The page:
I’ve always unfairly loathed Crysis for what it represents: screaming graphics at the cost of exciting gameplay; a game only wealthy PC enthusiasts can truly enjoy; a way for NVIDIA and ATI to perpetuate the graphics card arms race; a way to justify DX10 (and by extension Vista upgrades). In other words everything that makes PC gaming a pain in the arse sometimes.

    A very conspiratorial & paranoid post, yes, but that’s just the vibe I get.

  31. po says:

    Quote: UncleLou

    And even if it is bullshit, publishers and developers obviously believe it. And they are the only ones that matter in the end.

    Thankfully quality publishers like Stardock/Ironclad don’t believe it, just the big overhyping publishers like EA, who can quite frankly f-off to console land.

  32. UncleLou says:

    @Kieron:
    I personally never doubted it. I often see the figures from publishers “spying” on torrent networks at work. It’s frightening.

  33. UncleLou says:

    “Because we all know pirates would’ve gone out and bought a copy if piracy was nonexistent.”

    Noone says that. Well, the industry sometimes does to calculate their theoretical damage, but they don’t believe it themselves. But if you see the figures, often before a game’s release, you’d have to be rather naive to believe that it doesn’t have a significant impact on sales.

    That aside, there’s of course also the more philosophical idea – you don’t want people to use something for free that you have created to earn your living, whether they would have payed for it or not.

  34. fluffy bunny says:

    “But if you see the figures, often before a game’s release, you’d have to be rather naive to believe that it doesn’t have a significant impact on sales.”

    Or just extremely stubborn.

  35. Anach says:

    A huge number of pirates doesnt mean that if there werent pirates that it would sell a huge number of games.

    It would most likely be a small percentage of those pirates that would actually purchase the software if they werent able to pirate it.

  36. Frosty840 says:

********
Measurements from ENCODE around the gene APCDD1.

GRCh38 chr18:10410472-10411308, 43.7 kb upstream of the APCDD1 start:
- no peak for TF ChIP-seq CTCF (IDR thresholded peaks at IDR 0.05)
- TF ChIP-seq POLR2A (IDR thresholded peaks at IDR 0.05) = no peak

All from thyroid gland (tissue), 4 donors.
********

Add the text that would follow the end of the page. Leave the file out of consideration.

The old argument:
    Pirate-boy has no money. He wants copies of PCShooter25 and ConsoleTrash3000.
    Having no money, he pirates both.
    Total so-called-loss to the industry? £80, assuming level pricing.
    Total actual loss to the industry? £0. No money had no money to be had.

    The real argument:
    Pirate-boy has £40. He wants copies of PCShooter25 and ConsoleTrash3000.
    Having money, he pirates the one that’s easiest to pirate. That would be the one on the PC.
    Total loss to the industry? £0. Again, no money that didn’t exist in the first place wasn’t spent, and nobody lost it.
    Total loss to the PC-games sector of the market? That would be a £40 loss from the sale that went to the console game instead of the PC game. Right there, there was money to be had and it was not had by the industry because of piracy.

    When you look at the industry as a whole, there is no money being “lost”. There’s a pool of money-spent-on-games, and it’s spent on games regardless of piracy.
    Piracy on the PC, however, is directing that money away from the PC and into consoles. This isn’t a situation where there’s only a limited amount of money, and nobody is losing fake sales.

    The PC sector is losing money to the console sector. This is happening because of piracy.

  37. po says:

    How many online games have been pirated. For practically every online game I’ve played (BF2, BF2142, TF2, CoD4) you need an individual serial number to play online. Either that our you’re stuck playing hacked servers with a bunch of cheats.

  38. Paul says:

    Even though Crysis hasnt sold as many copies as CoD4, i think in a long term perspective it will sell better than it does now because more gamers who couldnt play crysis at the time of release will have better pcs or hardware. One of CoD4 advantages over crysis on the pc was that it had moderate system requirements. Thats why i think CoD4 initially sold more copies on the pc than crysis. Maybe sales will also increase at the end of year when crysis becomes slightly cheaper(hopefully!).